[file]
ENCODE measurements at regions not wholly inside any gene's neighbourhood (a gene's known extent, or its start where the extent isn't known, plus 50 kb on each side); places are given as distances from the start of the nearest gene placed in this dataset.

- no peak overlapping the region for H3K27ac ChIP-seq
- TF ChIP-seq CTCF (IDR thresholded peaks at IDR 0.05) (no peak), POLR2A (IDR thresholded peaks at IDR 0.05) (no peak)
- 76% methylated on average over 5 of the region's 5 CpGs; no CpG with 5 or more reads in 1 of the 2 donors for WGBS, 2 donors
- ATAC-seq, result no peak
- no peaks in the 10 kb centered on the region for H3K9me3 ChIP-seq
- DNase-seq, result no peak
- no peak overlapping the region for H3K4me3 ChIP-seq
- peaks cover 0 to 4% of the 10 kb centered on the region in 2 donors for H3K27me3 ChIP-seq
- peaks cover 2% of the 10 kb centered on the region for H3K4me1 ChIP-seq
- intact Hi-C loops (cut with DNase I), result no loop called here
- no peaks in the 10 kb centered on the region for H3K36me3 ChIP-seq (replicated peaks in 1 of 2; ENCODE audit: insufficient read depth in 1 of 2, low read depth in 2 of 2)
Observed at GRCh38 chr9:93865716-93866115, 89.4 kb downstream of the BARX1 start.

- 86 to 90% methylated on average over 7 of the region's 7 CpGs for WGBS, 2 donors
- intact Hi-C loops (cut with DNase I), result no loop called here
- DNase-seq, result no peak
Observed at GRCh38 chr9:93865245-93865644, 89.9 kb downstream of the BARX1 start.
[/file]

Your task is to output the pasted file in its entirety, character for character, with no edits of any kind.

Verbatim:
ENCODE measurements at regions not wholly inside any gene's neighbourhood (a gene's known extent, or its start where the extent isn't known, plus 50 kb on each side); places are given as distances from the start of the nearest gene placed in this dataset.

- no peak overlapping the region for H3K27ac ChIP-seq
- TF ChIP-seq CTCF (IDR thresholded peaks at IDR 0.05) (no peak), POLR2A (IDR thresholded peaks at IDR 0.05) (no peak)
- 76% methylated on average over 5 of the region's 5 CpGs; no CpG with 5 or more reads in 1 of the 2 donors for WGBS, 2 donors
- ATAC-seq, result no peak
- no peaks in the 10 kb centered on the region for H3K9me3 ChIP-seq
- DNase-seq, result no peak
- no peak overlapping the region for H3K4me3 ChIP-seq
- peaks cover 0 to 4% of the 10 kb centered on the region in 2 donors for H3K27me3 ChIP-seq
- peaks cover 2% of the 10 kb centered on the region for H3K4me1 ChIP-seq
- intact Hi-C loops (cut with DNase I), result no loop called here
- no peaks in the 10 kb centered on the region for H3K36me3 ChIP-seq (replicated peaks in 1 of 2; ENCODE audit: insufficient read depth in 1 of 2, low read depth in 2 of 2)
Observed at GRCh38 chr9:93865716-93866115, 89.4 kb downstream of the BARX1 start.

- 86 to 90% methylated on average over 7 of the region's 7 CpGs for WGBS, 2 donors
- intact Hi-C loops (cut with DNase I), result no loop called here
- DNase-seq, result no peak
Observed at GRCh38 chr9:93865245-93865644, 89.9 kb downstream of the BARX1 start.